2017 was an especially damaging year for severe weather. Atlantic hurricanes and western wildfires displaced entire communities and stretched emergency agencies thin. Now, Congress is learning lessons that are already helping in 2018.
"It is critical we do what we can to help communities rebuild smarter and better," said U.S. Rep. Lou Barletta at a recent hearing on recovering from the natural disasters of 2017.
Emergency planners call this mitigation. The idea is that if disasters force communities to rebuild, they should do so in a way that minimizes future risks to life and property.
This can mean moving buildings to higher ground to reduce flooding from hurricanes, building stronger wind-resistant roofs, or clearing natural fuel sources from around homes so wildfires can't get too close.
And when disaster inevitably strikes, better preparation will go a long way. FEMA says it learned lessons in Puerto Rico about just how important it is to have enough resources ready.
"Where we had one warehouse going into 2017, we have five on the island now," said Jeffrey Byard, associate administrator for the Office of Response and Recovery at the Federal Emergency Management Agency. "Where we had thousands of commodities, maybe in water and MREs, we have millions now."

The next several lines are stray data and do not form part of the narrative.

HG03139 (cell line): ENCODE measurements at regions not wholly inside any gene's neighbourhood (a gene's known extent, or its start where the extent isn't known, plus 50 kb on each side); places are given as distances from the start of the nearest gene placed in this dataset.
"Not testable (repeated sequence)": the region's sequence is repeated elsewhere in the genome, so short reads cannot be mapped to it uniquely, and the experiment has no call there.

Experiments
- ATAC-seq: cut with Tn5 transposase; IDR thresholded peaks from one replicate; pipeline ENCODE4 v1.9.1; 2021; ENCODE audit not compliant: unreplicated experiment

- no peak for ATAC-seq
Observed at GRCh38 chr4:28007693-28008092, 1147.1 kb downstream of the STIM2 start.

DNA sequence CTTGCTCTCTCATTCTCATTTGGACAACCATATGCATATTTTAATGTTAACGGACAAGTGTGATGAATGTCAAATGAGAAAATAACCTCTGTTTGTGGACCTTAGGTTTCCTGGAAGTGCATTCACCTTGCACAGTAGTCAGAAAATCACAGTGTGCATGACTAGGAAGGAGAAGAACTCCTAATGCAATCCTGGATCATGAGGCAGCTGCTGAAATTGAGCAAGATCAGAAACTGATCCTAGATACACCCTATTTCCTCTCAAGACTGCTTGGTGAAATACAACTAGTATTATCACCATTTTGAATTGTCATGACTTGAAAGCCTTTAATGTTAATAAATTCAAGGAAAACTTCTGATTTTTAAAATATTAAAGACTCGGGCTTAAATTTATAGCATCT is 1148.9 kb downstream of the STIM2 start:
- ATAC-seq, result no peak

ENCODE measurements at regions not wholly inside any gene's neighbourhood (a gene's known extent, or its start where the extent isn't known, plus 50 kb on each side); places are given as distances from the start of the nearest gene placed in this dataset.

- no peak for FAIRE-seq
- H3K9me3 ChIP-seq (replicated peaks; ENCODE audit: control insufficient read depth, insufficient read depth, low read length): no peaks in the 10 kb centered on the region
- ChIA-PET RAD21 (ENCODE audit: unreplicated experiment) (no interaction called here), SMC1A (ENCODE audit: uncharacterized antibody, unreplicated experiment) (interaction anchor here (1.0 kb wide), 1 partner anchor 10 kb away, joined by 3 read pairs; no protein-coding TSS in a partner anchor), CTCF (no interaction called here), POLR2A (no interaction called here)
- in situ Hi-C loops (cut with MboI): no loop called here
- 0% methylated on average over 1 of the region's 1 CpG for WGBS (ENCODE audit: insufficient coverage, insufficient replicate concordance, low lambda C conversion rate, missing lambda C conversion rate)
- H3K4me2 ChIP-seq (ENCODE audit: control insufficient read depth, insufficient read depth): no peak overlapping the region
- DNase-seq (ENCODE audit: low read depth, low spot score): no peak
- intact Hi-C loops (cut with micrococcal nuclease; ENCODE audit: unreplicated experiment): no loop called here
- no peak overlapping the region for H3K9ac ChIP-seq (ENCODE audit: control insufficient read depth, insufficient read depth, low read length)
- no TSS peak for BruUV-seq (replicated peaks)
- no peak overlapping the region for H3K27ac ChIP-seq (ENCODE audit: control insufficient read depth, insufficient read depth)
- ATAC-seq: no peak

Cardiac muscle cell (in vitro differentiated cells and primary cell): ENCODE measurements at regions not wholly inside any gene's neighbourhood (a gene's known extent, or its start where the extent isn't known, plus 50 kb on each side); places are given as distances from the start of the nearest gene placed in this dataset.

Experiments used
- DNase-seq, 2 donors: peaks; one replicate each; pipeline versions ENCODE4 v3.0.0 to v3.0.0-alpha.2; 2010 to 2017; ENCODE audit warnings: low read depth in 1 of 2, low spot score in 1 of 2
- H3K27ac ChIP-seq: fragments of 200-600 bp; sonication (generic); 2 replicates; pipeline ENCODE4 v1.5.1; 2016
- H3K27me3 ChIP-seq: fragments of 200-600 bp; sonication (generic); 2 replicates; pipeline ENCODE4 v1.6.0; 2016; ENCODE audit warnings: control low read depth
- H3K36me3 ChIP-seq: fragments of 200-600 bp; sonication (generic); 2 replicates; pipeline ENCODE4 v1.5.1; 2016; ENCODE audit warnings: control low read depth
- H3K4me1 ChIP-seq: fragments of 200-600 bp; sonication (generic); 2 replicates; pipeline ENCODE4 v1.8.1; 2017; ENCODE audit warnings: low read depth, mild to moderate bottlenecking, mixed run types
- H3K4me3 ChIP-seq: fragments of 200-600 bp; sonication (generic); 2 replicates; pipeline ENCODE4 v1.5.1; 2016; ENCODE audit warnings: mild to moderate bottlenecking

This mitigation and preparation can be expensive, but it still might be cheaper to be ready for a disaster than to have to rebuild. For example: In 2017, FEMA earmarked $90 million for pre-disaster mitigation in the U.S. — and wound up setting aside $1 billion just for Texas after Hurricane Harvey.
Emergency planners say in the long run, funding disaster preparedness efforts tends to save both resources and lives. Every dollar spent on mitigation avoids as much as $8 in damage during a natural disaster.